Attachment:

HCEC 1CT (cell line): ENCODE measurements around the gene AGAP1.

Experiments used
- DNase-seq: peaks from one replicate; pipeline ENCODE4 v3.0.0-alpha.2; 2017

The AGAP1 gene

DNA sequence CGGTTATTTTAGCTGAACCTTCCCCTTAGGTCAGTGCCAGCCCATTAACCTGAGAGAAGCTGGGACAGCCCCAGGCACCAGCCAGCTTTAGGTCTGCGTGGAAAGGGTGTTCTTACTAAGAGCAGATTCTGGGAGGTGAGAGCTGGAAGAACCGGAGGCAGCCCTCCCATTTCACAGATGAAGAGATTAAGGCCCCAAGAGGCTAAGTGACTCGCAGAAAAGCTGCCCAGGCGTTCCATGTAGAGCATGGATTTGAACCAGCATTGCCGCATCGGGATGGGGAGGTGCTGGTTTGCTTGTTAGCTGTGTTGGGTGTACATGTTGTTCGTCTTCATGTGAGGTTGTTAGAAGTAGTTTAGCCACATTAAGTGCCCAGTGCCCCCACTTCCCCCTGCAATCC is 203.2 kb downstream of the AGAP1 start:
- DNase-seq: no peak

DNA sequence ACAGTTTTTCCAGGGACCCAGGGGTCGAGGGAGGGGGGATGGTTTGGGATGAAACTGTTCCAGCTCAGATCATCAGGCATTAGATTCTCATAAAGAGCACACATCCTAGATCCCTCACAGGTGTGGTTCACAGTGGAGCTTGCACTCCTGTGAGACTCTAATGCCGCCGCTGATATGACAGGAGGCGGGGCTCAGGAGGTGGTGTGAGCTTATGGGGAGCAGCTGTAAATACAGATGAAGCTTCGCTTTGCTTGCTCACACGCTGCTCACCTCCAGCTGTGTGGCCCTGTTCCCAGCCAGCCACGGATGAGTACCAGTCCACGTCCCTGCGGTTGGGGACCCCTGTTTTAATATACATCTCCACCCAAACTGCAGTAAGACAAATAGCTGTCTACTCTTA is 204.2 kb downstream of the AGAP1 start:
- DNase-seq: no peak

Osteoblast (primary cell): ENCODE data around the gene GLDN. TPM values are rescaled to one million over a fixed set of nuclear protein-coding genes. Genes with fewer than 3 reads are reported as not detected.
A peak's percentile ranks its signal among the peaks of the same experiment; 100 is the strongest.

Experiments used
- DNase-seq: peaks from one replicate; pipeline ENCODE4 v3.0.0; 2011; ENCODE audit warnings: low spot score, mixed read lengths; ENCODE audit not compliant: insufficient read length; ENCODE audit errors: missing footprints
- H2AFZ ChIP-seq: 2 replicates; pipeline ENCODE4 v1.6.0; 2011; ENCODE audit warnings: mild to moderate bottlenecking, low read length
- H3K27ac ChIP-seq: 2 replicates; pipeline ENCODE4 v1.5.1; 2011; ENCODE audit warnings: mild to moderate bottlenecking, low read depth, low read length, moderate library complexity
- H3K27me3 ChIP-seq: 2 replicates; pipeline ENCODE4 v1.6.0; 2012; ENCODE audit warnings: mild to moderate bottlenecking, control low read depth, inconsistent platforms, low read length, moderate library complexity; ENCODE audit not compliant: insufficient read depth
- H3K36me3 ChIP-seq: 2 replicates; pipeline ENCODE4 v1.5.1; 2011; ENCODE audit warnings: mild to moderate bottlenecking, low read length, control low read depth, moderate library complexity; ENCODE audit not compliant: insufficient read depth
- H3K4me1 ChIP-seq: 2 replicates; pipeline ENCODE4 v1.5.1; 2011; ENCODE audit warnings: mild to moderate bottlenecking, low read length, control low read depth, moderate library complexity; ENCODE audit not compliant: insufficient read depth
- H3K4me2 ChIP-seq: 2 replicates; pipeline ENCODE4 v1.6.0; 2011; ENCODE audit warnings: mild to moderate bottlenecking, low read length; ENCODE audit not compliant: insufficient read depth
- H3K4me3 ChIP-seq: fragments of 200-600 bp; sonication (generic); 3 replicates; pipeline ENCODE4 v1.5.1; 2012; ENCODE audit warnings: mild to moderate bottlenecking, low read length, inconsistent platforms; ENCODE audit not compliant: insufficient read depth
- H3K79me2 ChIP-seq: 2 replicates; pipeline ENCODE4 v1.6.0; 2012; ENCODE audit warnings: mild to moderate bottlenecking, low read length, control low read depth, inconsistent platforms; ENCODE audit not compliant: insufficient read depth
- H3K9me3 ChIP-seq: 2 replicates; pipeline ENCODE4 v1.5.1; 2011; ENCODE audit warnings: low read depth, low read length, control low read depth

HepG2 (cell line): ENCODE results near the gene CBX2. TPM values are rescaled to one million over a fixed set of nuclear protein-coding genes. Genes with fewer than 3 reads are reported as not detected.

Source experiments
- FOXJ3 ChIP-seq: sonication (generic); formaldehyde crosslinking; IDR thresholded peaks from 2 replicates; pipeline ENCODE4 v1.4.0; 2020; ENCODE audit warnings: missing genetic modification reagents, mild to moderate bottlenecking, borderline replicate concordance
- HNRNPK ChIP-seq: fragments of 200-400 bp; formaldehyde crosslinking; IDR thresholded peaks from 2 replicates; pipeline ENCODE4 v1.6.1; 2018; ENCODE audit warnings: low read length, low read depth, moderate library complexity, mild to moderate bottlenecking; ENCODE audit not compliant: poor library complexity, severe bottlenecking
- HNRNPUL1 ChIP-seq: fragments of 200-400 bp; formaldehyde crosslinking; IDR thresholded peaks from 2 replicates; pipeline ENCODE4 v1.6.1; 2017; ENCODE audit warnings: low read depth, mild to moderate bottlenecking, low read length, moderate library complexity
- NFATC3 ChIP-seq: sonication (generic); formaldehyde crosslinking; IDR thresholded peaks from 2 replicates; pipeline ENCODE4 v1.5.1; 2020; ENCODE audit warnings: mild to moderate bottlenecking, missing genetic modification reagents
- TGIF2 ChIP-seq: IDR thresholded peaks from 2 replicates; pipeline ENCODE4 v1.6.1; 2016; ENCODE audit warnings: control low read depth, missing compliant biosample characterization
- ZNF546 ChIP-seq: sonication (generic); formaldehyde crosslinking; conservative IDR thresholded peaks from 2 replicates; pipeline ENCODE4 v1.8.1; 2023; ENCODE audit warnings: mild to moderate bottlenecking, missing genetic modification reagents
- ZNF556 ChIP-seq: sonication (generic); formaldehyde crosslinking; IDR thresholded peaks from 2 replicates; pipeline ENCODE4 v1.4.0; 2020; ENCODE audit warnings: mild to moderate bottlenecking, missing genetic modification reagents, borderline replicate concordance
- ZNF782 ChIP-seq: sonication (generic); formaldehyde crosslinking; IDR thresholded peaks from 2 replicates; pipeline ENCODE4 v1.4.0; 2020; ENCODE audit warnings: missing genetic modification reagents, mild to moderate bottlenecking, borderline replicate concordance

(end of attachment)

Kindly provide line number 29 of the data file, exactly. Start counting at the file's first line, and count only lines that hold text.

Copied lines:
- ZNF546 ChIP-seq: sonication (generic); formaldehyde crosslinking; conservative IDR thresholded peaks from 2 replicates; pipeline ENCODE4 v1.8.1; 2023; ENCODE audit warnings: mild to moderate bottlenecking, missing genetic modification reagents